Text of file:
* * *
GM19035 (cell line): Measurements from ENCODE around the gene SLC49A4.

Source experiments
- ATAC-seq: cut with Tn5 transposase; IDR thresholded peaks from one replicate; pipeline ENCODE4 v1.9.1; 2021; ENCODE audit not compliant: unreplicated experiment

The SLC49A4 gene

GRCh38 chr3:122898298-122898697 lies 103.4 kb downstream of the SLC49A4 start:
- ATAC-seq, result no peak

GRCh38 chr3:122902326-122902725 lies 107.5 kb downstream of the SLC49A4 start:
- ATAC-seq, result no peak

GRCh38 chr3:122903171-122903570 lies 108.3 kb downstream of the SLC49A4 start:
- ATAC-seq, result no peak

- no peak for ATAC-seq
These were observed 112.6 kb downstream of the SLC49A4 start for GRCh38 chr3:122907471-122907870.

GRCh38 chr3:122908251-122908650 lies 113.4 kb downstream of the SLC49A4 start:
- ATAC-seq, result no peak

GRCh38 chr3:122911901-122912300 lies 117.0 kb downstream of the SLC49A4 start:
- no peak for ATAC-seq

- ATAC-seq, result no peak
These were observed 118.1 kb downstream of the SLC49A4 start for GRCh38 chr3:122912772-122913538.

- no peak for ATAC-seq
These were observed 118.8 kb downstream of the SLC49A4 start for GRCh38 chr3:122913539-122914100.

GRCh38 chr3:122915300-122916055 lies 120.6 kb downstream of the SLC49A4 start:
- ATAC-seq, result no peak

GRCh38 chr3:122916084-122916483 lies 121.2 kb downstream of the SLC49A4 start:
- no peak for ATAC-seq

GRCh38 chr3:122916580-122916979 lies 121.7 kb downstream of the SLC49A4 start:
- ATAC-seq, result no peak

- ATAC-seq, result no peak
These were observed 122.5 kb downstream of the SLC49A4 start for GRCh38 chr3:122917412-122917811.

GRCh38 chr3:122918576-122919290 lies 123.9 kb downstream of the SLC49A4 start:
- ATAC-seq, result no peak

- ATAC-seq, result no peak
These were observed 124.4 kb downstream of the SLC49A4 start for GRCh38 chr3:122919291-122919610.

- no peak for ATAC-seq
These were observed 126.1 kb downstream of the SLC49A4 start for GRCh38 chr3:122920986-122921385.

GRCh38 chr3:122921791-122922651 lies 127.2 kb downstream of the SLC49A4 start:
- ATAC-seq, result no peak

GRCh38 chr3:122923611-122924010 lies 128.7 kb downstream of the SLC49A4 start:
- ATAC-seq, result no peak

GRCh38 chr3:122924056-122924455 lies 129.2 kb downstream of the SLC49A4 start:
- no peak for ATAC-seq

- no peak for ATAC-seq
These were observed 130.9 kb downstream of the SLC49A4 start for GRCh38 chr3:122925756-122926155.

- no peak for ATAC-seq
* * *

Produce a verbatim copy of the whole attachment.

GM19035 (cell line): Measurements from ENCODE around the gene SLC49A4.

Source experiments
- ATAC-seq: cut with Tn5 transposase; IDR thresholded peaks from one replicate; pipeline ENCODE4 v1.9.1; 2021; ENCODE audit not compliant: unreplicated experiment

The SLC49A4 gene

GRCh38 chr3:122898298-122898697 lies 103.4 kb downstream of the SLC49A4 start:
- ATAC-seq, result no peak

GRCh38 chr3:122902326-122902725 lies 107.5 kb downstream of the SLC49A4 start:
- ATAC-seq, result no peak

GRCh38 chr3:122903171-122903570 lies 108.3 kb downstream of the SLC49A4 start:
- ATAC-seq, result no peak

- no peak for ATAC-seq
These were observed 112.6 kb downstream of the SLC49A4 start for GRCh38 chr3:122907471-122907870.

GRCh38 chr3:122908251-122908650 lies 113.4 kb downstream of the SLC49A4 start:
- ATAC-seq, result no peak

GRCh38 chr3:122911901-122912300 lies 117.0 kb downstream of the SLC49A4 start:
- no peak for ATAC-seq

- ATAC-seq, result no peak
These were observed 118.1 kb downstream of the SLC49A4 start for GRCh38 chr3:122912772-122913538.

- no peak for ATAC-seq
These were observed 118.8 kb downstream of the SLC49A4 start for GRCh38 chr3:122913539-122914100.

GRCh38 chr3:122915300-122916055 lies 120.6 kb downstream of the SLC49A4 start:
- ATAC-seq, result no peak

GRCh38 chr3:122916084-122916483 lies 121.2 kb downstream of the SLC49A4 start:
- no peak for ATAC-seq

GRCh38 chr3:122916580-122916979 lies 121.7 kb downstream of the SLC49A4 start:
- ATAC-seq, result no peak

- ATAC-seq, result no peak
These were observed 122.5 kb downstream of the SLC49A4 start for GRCh38 chr3:122917412-122917811.

GRCh38 chr3:122918576-122919290 lies 123.9 kb downstream of the SLC49A4 start:
- ATAC-seq, result no peak

- ATAC-seq, result no peak
These were observed 124.4 kb downstream of the SLC49A4 start for GRCh38 chr3:122919291-122919610.

- no peak for ATAC-seq
These were observed 126.1 kb downstream of the SLC49A4 start for GRCh38 chr3:122920986-122921385.

GRCh38 chr3:122921791-122922651 lies 127.2 kb downstream of the SLC49A4 start:
- ATAC-seq, result no peak

GRCh38 chr3:122923611-122924010 lies 128.7 kb downstream of the SLC49A4 start:
- ATAC-seq, result no peak

GRCh38 chr3:122924056-122924455 lies 129.2 kb downstream of the SLC49A4 start:
- no peak for ATAC-seq

- no peak for ATAC-seq
These were observed 130.9 kb downstream of the SLC49A4 start for GRCh38 chr3:122925756-122926155.

- no peak for ATAC-seq